11 Foods You Should Start Eating (& Avoid) In the Third Trimester Of Your Pregnancy


When I was pregnant with my firstborn child every time I met a concerned family member, they told me I should take care of what I eat. My third trimester was a huge feast with loads of food. I had turned into a fat cream puff. According to them, I had to eat for “two” people. But the thing we forget is that the other person is a 4 ½ pound baby and not a full-grown adult. Sworn to not repeat this in my second pregnancy. Here’s what a woman in her third trimester should and should not eat.

The Third Trimester of pregnancy is tough as the belly is getting bigger, leaving less room for food. Acidity, fatigue is at it’s peak.

The pregnant woman needs 300 extra calories for the unborn child.

The trick is to eat healthy so that the growth and rapid development (baby grows up to 6 inches more in the third trimester) of your baby are supported. Whilst taking care of your health as well.


Eat small (fistful) portions every few hours.

To Control Acid Reflux

  • Consume your liquids separate from your solid meals
  • Keep upright after eating
  • Go for a small walk after consuming food

Things to eat in your Third Trimester of Pregnancy for a Healthy Mother and Baby

1. Eggs

Eggs are packed with nutrients we all know. They are an excellent source of Choline.

As per a dietary survey, our diet doesn’t have sufficient choline intake. So, incorporating fulfills that and reduces the risks of neural tube defects which could affect brain development in the fetus.

2. Beetroot

Beetroot is abundant in Potassium, which regulates metabolism and blood sugar levels during pregnancy.

3. Spinach

Spinach is loaded with Folate. Eating Spinach during pregnancy prevents spine and brain defects in the fetus. Eating a half a cup of boiled spinach meets the dietary requirement.

4. Leeks

As their immunity levels are relatively low during pregnancy. Sulphur compounds and vitamin C present in Leeks helps in boosting immunity in expecting mothers. Eating Leeks helps prevent cold and flu.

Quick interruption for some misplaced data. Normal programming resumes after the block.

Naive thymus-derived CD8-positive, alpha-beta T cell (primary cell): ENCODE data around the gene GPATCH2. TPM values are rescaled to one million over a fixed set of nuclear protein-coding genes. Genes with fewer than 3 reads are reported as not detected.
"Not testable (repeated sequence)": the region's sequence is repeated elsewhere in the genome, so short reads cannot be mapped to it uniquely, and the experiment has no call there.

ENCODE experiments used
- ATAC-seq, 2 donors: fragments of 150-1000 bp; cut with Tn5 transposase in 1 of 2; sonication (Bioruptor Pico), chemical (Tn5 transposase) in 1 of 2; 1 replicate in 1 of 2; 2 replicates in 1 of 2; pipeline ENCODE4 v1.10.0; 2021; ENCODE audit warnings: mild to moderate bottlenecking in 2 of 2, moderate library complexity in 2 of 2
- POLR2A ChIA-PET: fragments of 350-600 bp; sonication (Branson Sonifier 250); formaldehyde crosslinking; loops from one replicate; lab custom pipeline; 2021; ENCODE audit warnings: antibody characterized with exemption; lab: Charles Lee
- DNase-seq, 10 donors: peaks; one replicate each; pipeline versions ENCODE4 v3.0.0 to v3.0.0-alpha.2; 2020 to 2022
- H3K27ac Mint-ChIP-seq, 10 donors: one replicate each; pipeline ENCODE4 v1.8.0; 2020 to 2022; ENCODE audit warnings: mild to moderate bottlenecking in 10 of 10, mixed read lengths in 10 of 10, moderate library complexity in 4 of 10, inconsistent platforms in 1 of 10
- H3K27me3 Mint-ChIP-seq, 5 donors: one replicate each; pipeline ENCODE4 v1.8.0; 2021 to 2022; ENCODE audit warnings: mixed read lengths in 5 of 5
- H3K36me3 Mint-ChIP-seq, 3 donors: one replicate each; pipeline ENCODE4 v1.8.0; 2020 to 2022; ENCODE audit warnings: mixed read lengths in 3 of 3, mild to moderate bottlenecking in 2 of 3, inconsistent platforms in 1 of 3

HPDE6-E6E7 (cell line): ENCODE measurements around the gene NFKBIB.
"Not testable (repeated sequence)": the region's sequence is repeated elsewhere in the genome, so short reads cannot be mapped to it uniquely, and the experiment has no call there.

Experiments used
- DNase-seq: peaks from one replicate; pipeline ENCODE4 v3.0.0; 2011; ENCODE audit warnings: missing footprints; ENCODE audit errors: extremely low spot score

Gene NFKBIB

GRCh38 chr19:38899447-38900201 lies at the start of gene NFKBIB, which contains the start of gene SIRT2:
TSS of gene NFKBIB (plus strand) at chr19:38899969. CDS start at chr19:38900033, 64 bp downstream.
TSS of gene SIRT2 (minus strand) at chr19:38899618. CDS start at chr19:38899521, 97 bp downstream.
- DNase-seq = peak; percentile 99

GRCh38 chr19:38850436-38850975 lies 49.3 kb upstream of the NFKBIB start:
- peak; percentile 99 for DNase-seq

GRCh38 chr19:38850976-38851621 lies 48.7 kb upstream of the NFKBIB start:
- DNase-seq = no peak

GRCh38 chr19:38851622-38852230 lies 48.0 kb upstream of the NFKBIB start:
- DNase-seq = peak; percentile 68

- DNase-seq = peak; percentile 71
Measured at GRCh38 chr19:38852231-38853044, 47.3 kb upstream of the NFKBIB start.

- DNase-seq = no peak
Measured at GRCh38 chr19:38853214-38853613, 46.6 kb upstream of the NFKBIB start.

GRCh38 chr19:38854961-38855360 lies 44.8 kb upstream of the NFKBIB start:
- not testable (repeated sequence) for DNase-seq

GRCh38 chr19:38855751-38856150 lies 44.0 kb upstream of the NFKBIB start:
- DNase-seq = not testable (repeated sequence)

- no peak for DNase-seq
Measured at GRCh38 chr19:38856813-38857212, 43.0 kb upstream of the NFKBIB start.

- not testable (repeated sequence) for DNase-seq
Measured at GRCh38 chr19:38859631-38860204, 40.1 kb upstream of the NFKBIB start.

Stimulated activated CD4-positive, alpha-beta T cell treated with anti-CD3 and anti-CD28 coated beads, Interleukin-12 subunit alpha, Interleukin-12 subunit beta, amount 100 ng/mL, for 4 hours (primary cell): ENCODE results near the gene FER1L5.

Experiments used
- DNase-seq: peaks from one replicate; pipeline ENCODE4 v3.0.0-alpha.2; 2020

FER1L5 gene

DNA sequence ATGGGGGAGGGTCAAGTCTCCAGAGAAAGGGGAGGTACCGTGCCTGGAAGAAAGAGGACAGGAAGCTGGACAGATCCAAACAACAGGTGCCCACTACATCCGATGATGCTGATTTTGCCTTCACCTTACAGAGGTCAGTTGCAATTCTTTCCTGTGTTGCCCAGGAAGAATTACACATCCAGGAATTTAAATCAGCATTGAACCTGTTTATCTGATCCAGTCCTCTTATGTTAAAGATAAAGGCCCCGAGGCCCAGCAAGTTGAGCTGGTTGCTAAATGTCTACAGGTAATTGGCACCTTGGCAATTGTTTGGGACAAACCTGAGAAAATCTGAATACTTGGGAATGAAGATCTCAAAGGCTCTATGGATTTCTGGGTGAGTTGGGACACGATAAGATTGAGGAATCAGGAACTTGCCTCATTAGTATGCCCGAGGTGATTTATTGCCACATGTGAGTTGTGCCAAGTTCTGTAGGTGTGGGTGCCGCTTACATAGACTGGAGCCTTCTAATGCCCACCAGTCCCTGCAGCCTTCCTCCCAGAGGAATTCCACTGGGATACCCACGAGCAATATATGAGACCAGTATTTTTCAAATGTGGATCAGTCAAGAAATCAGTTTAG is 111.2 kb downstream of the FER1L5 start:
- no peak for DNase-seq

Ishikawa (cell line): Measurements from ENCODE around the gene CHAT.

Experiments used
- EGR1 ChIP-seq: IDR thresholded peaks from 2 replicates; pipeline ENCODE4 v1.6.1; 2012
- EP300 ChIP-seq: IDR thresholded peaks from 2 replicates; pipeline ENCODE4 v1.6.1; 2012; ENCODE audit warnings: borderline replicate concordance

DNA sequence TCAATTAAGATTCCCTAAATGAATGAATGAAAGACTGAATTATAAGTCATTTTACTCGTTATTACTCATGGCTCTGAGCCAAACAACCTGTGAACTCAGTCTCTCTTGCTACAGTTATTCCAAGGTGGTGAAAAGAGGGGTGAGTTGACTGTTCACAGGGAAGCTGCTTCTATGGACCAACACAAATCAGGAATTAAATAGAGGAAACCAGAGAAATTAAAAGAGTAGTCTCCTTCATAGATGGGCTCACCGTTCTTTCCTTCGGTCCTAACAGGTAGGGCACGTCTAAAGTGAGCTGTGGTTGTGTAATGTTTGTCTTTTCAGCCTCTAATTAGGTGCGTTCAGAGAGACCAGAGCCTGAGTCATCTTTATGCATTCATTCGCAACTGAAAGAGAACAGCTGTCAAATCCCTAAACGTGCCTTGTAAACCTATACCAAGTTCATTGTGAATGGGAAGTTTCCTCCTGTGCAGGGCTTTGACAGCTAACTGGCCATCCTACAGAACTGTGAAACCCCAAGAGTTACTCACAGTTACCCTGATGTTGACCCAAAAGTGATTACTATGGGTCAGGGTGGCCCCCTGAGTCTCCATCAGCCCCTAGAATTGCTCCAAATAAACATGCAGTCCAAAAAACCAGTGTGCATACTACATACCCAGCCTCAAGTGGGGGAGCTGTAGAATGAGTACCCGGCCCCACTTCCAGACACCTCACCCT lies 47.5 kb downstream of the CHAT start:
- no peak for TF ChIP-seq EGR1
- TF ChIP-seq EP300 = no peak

5. Legumes

Peas, Beans, Chickpeas, Peanuts, Lentils etc are an excellent plant source of proteins, fibre, Folate, Calcium, all of which is essential for a healthy mother and baby.

6. Salmon

Omega 3 fatty acids help the brain and eye development of your unborn child.

It is a myth that pregnant women should not eat fish (due to high mercury levels in them). As a result, do not get sufficient Omega 3 fatty acids.

But studies have shown oily fish (like Salmon and Sardines) when eaten 2-3 times a week, fulfil our dietary Omega 3 fatty acids.

7. Olive Oil

Olive oil contains vitamin E which ensures that when your baby is inside your womb their heart and brain function is smooth.

Consume olive oil in your diet (as a salad dressing or drizzle over your food) or apply it on your skin to reduce stretch marks.

8. Avocados

Avocados are excellent for pregnant women as they are high in good fats, potassium, folate and fibre. The healthy good fats help build skin, brain tissues and neural tubes.

9. Dates

Regular consumption of dates during the third trimester helps in cervical dilation eliminating the need to induce labor.

10. Whole Grains

Grains like whole wheat, brown rice, oats, barley etc helps the placenta to grow and in the development of fetus’s body.

Whole grains supply the calories, fibre, selenium and iron that a pregnant woman needs. Consuming 28 grams of fibre during your third trimester helps to avoid constipation.

11. Lean Meat

A pregnant woman needs more Iron in her third trimester of pregnancy. Iron helps in providing oxygen to blood cells in your body.

Lean meats like beef, pork and chicken contain high amounts of iron, choline and vitamin B.

Besides, drink at least 2 litres of water every day.

Avoid foods that are

  • High in salt
  • Packaged foods
  • The restaurant made Chinese food
  • Caffeine
  • Seafood
  • Raw foods like sprouts, store-bought fruit and salads etc.
  • Sushi
  • Fish with high levels of mercury

Eating well prevents the risk of birth defects in the child and controls the mother’s mood swings during labor and delivery.

What is your pregnancy story? Do share with us in the comment section below.

Chief Kane
Loves to write about health subjects and currently taking care of health niche as a moderator. If you have any topic in mind, share it in comments and we will make sure it is published soon after a review.


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